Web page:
As parents, we do what we need to, to simply get through the day. Some drink a much needed glass of wine after a long day of diaper changing and toddler chasing, some find solace in a good book once the babes are put to bed. As of lately, I have resorted to mental score keeping in my head. Why this helps me I may never know. If I gain a victory by making my kids happy or disciplining them in a satisfactory way I visualize ‘1 point for mom’ and in turn if the kids best me at the grocery store and I give in to getting them their favorite sugary treat it is ‘kids 1, mom 0’. Sadly, I feel it was a great day if the kids only end up a few points ahead of me when I sit down and tally up our scores at bedtime.
Today was going on a particularly good day, I was even up a few points as my son (The kids’ team star player) was at his friend’s birthday party, so I only had to contend with Sophie, who isn’t great at one upping me in the points department anyways. I was feeling victorious, and this minute conquest in my mind was enough to make my day. This day; everything was coming up Lindsay.
My Husband gets home shortly after Lars, and because my day is going so god damn well I have supper on the table and the house spotless. My hopes are high for the rest of the evening. As we all sit down for dinner, I quickly see my triumphs slipping away. Lars pushes his plate of steak stir-fry violently away, “I no eat this!” He says in a tone that derives pure irritation. I calmly rebut,
“Yes you will Lars, there will be no treats until you eat all of your supper.” The blank look on my sons face would have been enough to make me shriek any other day, but I had built up some patience with the calm of these last few sunlight hours. “If you do not eat your food Lars I will take down the blanket fort in your room. And it won’t go back up until you eat EVERYTHING on your plate!” I will admit my tone at this point is getting a little heated, and the threat of losing his beloved fort in his room sends my son over the edge. He crumples dramatically to the floor in a sobbing rueful heap. The volume only increase and his tears are endless. I watch the spectacle only for a moment before I make my way towards him to bring him to a much needed time out.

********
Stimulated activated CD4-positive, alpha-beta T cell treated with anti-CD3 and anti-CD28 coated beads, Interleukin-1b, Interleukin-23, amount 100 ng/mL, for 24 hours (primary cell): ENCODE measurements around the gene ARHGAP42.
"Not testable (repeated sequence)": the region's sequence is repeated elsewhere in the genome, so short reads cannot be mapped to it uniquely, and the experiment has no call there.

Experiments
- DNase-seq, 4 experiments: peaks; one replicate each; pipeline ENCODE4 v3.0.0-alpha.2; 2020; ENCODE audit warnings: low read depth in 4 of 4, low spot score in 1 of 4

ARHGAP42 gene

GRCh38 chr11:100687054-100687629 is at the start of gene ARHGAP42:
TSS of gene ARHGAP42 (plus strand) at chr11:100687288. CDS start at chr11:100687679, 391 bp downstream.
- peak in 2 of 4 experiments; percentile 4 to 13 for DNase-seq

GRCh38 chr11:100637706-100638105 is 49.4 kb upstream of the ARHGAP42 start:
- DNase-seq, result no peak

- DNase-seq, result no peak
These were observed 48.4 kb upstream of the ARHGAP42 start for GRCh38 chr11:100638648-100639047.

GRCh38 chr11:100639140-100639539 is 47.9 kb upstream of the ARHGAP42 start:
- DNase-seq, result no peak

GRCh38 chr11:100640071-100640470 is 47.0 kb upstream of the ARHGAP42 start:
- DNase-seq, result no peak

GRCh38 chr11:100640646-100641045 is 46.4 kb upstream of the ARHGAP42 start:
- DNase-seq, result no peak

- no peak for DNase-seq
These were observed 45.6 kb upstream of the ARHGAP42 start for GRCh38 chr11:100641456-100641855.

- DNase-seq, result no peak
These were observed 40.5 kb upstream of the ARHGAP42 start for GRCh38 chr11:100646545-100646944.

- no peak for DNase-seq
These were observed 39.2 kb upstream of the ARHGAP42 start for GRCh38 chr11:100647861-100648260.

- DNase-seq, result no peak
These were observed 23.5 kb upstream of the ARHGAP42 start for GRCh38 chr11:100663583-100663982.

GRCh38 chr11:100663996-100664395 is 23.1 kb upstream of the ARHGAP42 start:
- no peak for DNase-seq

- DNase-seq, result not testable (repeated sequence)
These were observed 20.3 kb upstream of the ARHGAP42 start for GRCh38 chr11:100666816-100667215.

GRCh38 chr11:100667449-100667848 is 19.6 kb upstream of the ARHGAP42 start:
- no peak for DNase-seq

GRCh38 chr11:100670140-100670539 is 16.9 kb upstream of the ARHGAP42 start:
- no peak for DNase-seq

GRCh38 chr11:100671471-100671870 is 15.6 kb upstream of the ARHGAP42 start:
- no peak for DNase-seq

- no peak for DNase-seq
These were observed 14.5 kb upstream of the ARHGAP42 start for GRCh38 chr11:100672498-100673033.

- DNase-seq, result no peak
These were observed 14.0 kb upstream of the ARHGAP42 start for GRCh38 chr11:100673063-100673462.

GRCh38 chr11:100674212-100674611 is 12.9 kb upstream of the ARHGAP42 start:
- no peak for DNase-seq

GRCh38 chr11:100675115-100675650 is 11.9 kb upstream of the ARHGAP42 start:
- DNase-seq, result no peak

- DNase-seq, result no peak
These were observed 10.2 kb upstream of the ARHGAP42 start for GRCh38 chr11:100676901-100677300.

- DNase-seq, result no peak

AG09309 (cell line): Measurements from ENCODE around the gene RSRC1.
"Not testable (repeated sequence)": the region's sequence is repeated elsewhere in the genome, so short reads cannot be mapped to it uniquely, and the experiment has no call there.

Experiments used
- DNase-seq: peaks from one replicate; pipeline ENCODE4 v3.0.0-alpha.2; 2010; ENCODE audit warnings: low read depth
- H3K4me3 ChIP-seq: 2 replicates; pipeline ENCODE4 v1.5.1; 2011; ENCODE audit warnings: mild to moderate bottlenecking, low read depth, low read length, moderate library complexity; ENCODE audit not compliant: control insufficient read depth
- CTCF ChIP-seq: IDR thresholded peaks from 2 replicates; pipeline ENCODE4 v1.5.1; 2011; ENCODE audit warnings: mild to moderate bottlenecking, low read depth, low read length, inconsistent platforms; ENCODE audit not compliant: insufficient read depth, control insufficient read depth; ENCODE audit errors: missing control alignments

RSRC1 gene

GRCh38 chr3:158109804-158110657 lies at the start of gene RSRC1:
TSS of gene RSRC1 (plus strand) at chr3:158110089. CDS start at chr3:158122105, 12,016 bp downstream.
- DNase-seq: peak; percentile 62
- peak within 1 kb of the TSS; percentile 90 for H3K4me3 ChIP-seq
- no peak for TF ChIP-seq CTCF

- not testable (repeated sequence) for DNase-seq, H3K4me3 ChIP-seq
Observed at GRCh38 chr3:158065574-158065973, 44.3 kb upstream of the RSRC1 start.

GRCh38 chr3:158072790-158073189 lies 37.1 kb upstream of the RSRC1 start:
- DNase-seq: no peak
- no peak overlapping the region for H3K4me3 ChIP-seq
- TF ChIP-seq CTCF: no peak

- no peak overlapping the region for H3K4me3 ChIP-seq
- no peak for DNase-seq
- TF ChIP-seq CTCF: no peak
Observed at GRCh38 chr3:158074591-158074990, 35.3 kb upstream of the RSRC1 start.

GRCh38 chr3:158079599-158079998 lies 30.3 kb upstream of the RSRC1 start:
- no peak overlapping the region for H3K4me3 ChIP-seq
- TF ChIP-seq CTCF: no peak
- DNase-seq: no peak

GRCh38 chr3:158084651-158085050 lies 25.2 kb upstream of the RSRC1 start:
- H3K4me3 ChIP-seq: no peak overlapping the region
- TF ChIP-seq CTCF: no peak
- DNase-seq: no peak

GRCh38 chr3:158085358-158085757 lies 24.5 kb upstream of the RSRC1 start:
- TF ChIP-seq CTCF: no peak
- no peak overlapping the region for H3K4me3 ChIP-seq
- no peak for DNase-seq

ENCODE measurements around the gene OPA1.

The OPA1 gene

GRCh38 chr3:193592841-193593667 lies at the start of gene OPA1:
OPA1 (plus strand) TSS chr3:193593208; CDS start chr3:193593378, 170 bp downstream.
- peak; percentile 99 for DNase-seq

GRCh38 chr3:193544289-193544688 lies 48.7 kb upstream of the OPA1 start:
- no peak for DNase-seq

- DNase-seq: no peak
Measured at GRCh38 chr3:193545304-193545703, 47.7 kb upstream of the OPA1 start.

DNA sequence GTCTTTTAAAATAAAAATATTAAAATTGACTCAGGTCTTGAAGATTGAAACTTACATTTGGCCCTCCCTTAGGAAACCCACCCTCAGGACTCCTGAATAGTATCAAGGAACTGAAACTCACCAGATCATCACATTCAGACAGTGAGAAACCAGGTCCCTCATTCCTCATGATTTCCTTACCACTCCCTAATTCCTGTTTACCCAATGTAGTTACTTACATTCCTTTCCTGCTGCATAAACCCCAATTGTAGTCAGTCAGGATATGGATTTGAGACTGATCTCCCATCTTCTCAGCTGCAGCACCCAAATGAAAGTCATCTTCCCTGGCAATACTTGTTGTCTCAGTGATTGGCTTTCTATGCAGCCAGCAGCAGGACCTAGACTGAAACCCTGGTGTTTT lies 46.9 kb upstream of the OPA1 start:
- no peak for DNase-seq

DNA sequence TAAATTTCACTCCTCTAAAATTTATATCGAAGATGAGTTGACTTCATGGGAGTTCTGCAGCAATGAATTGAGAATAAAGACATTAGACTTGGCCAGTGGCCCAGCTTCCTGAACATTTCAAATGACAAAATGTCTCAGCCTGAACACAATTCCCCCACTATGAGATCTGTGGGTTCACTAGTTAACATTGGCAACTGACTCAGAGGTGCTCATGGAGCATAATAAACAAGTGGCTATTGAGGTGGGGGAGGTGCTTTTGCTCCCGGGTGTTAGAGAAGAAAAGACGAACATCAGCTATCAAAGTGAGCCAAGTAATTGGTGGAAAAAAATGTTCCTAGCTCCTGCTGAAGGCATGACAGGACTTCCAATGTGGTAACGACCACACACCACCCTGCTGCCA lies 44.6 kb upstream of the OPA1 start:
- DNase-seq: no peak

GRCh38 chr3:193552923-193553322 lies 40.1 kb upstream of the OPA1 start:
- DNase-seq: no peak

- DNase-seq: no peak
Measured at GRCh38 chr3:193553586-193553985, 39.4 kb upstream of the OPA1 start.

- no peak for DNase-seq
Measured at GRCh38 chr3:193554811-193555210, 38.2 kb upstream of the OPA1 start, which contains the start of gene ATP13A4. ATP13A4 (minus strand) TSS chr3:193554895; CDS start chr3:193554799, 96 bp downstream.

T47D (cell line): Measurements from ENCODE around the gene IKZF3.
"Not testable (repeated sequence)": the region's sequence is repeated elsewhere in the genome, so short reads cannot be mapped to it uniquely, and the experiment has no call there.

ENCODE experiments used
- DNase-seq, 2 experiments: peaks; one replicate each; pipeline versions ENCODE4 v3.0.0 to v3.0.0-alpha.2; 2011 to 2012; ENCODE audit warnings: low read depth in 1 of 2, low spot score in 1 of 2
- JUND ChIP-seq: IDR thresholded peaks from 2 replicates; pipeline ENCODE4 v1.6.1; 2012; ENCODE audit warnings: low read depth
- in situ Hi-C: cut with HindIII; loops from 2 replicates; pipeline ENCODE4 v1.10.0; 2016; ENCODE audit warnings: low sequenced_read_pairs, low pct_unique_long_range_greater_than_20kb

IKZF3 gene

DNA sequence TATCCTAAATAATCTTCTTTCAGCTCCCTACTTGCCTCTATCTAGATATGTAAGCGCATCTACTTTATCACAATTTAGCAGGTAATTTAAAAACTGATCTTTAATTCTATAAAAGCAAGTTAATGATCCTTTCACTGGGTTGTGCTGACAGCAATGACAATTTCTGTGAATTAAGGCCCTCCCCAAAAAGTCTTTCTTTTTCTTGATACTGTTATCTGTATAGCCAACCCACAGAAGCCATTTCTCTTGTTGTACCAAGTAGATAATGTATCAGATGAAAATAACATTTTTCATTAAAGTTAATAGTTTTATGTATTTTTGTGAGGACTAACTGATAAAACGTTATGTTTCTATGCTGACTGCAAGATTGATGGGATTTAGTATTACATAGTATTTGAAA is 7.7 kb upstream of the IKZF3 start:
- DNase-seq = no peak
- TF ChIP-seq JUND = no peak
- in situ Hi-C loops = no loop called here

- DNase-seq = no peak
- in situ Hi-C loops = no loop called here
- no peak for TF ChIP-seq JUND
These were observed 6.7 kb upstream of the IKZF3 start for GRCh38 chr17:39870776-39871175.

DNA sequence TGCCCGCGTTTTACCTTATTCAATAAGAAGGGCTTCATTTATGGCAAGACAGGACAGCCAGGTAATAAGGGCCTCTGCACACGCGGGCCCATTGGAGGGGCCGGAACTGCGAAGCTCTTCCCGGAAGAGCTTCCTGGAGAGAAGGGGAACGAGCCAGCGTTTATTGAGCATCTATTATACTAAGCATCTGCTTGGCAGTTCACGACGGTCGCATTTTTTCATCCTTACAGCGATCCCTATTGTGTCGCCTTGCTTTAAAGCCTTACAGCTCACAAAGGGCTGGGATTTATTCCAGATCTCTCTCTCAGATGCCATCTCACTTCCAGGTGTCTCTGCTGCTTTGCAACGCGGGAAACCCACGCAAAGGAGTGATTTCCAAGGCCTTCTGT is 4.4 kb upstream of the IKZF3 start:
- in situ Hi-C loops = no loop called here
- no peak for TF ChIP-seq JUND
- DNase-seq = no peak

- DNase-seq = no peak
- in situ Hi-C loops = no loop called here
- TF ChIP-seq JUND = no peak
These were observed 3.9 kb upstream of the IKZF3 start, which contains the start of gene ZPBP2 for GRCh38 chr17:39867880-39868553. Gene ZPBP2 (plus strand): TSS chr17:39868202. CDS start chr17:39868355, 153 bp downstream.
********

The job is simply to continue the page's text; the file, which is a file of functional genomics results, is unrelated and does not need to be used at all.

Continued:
With great effort I drag his floppy four year old body towards our ‘time out’ corner and sit him there, all the time his howling never to relinquish. I let him cry it out for a few minutes while I finish my dinner, then go back to try and speak to him about his actions. I am still feeling as though I am doing fairly proficient in the ‘points’ department though.
“Lars you have to eat your dinner, you need to eat if you want to become big and strong.”
“NO, I NO EAT!!! Clearly he has not calmed down. I desperately try to think of a different avenue of approach. AHA…Bribery, works every time!
“Well don’t you want a cinnamon bun, you could have one if you eat your supper.” Positive Bribery is what I am going to call this.
“NO NO NO, I NOT HUNGARY!” This throws me for a loop, and any bit of composure is lost.
“WHAT DO YOU MEAN YOU’RE NOT HUNGARY? YOU HAVE TO EAT LARS, THIS IS REDICULOUS!”
The next words that came out of my practical, sensitive, and oh so sweet sons mouth were ones that halted my continuation as a ‘winning’ mother.
In a gasping ‘trying to get my point across’ sort of way, Lars bellows out between snivels, “I just…ate pizza….a-and…cake at…the b-b-birthday party…” Leaving behind a trail of sobs and snorts, probably thinking I was going to force feed him despite his jam-packed belly.
In this second I have several things fly through my head; ‘How the hell did you forget he had just ate pizza and cake?’, A stereo typical game show host yelling at me in a unnerving fanatical voice, “AAAND THE WORST MOTHER IN THE WORLD AWARD GOES TOOO, MRS. LINDSAAAAY BRRROWN! COME ON DOWWWWN, YOU MEAN MEAN MOMMY.” I think about how I have most definitely lost this round of score keeping, and finally I realize that, while score keeping is captivating, when a fail of such great proportions occurs and ones score plummets to an untraceable depth, it really takes the satisfaction out of it.
I make amends with my bemused and perplexed son, explaining that ‘Mama forgot he had ate with his friends’ and that I was sorry. I reassure him that his fort would not be taken away and that in a little while if he got hungry his dinner would be there for him to eat, after which he could have a cinnamon bun if he’d like. He seems happy enough with the completion of the situation, I although am left with a pit of contrition stewing in my stomach.
I don’t think will carry on ‘Score Keeping’, It is one thing to feel proud of yourself at a job well done; but for that, I can just look towards the children we are raising and admire what kind and superb little individuals they are growing into.
And As I open this bottle of wine and curl up with a good book, I find respite in the fact that tomorrow is a new day. A new day that will bring all sorts of new-fangled exploits, waiting to be dealt with in some original awkward way.